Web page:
But it’s not just heating mechanisms that pose a fire hazard near the holidays; other common sources of accidental fires include dry Christmas trees, strung holiday lights, candles and kitchen mishaps.

O’Neill offered a few tips:

  • For the kitchen: “Keep kitchen grease contained, keep the burners clear of flammable items and use timers and appropriate cooking temperatures.
  • For lighting: “Be careful with how much you plug into outlets. Only use surge protectors or extension cords that have a fuse in the system. Do not plug additional extension cords or surge protectors into ones already in use; this is called ‘daisy chaining’ and is dangerous.”

Protecting Your Car: Maintenance

The holidays also see an increase in travel during what can be the most hazardous road conditions in some parts of the country. For example, Christmas and New Year’s together see a nearly 25% increase in the number of drivers traveling more than 50 miles to a destination.

Before long-distance travel or regular commuting in the snow, take your car in to a trusted mechanic to test out your tires, brakes, heater, lights, battery and other important components. Replace your windshield wiper blades to ensure visibility, and consider snow tires depending on your location.

Protecting Your Family: Kids and Pets

It’s not just your property that is at risk around the holidays. As a parent (or pet parent), you can also be proactive in providing a safe environment to your children and pets.

SafeKids.org provides a number of safety tips for parents with small children around the holidays, especially if you are hosting the holiday and are unaccustomed to having little ones around. For starters, don’t use small decorations that could pose a choking hazard, and keep lights and candles out of reach. You should also consider age-appropriate gifts for tiny children, keep kids out of the kitchen when baking and make sure everyone is bundled up warmly if going out to play in the snow.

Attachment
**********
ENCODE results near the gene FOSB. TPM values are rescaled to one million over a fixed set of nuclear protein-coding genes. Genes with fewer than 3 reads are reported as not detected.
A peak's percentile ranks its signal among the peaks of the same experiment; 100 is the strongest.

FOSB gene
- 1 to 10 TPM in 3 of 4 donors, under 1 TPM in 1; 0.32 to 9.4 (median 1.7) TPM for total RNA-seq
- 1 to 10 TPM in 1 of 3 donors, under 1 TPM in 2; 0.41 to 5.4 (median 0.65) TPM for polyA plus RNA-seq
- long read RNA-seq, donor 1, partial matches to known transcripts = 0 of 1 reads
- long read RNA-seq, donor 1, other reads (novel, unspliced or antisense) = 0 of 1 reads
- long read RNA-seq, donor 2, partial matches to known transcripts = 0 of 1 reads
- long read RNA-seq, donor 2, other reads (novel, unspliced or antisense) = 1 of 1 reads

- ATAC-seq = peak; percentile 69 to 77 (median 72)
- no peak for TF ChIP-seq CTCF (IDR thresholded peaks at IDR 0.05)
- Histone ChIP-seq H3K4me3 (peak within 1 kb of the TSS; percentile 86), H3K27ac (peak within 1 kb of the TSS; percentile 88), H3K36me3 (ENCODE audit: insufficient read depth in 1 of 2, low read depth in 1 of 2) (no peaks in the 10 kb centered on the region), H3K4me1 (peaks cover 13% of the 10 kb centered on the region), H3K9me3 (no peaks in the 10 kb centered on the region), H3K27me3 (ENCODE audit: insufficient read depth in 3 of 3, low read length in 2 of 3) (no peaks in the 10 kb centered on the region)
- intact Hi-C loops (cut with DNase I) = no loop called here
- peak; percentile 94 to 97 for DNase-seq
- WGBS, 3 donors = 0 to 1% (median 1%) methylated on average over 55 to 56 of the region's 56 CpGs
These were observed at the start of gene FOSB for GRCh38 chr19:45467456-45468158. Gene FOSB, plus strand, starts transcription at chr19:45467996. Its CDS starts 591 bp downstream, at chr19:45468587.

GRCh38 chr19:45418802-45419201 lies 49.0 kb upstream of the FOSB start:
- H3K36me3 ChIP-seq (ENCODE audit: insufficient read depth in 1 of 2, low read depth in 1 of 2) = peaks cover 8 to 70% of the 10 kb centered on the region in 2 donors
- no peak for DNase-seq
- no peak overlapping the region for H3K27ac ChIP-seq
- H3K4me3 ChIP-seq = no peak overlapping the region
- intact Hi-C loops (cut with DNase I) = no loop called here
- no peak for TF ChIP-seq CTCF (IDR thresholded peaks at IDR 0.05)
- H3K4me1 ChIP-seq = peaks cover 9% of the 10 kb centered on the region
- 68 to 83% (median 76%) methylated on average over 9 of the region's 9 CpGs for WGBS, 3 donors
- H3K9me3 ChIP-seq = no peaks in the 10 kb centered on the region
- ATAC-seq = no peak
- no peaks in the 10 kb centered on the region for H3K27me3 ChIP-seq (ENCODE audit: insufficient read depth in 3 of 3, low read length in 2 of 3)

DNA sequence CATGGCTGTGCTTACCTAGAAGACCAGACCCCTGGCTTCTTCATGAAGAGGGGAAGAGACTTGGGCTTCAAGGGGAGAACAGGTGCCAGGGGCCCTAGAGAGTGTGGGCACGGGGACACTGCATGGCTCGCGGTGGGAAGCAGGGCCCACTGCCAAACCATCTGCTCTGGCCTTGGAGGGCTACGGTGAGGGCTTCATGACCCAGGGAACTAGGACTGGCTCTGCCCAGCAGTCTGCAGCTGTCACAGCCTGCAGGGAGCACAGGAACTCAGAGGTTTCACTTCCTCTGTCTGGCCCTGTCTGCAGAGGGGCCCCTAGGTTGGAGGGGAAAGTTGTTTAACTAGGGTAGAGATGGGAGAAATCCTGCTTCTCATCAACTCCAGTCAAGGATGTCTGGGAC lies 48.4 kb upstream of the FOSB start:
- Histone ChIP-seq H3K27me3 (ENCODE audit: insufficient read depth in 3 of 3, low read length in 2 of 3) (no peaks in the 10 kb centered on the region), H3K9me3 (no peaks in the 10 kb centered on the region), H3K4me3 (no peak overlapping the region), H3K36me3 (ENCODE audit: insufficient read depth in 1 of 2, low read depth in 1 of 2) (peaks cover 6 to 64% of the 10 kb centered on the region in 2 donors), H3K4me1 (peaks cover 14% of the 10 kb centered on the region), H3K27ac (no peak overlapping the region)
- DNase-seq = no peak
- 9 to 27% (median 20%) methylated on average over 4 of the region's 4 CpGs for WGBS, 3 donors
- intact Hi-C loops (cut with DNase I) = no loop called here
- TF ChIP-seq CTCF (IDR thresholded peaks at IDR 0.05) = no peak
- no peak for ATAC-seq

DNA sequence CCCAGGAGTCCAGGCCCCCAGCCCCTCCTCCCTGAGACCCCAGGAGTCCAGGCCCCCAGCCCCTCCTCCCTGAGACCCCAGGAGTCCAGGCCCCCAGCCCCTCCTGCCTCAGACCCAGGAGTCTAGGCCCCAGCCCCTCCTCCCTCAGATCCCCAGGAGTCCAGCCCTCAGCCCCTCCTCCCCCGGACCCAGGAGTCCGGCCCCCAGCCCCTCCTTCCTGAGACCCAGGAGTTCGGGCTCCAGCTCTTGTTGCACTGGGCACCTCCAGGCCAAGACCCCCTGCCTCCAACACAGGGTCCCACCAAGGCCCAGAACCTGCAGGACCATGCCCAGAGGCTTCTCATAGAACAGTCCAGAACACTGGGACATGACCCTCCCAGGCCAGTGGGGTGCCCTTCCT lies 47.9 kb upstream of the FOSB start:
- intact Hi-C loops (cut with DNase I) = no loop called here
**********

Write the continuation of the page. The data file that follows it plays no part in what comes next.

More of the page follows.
For pets, it is also important to keep ornaments, lights and other decorations out of reach, especially if you have a dog or cat with a destructive side. Do not feed your animal holiday leftovers or alcohol, and remember to keep your four-legged friend feeling safe in large gatherings or during New Year’s fireworks, according to the ASPCA.

Protecting Your Health: Food and Drink

The holidays are a time of indulgence where we tend to overeat and maybe drink too much spiked eggnog. It is important during the holidays to balance fun with safety.

AmericanAddictionCenters.org warns of the dangers of binge eating and provides a helpful infographic comparing the average calorie consumption during a holiday dinner to the consumption the average American should shoot for (3,670 on average vs. 1,135 ideal).

Excessive alcohol consumption can also be a problem — not just for your liver but also for our roadways. With traditional taxis and the advent of apps like Uber and Lyft, however, there is never an excuse for drunk driving.

Keep the holiday season merry and bright this year by focusing on how you can keep things safe. Being proactive is the best way to ensure a safe holiday for you and yours.

Timothy Moore is an editor and a freelance writer living in Nashville with his partner and their two dogs. They wish you and your family a happy holiday season.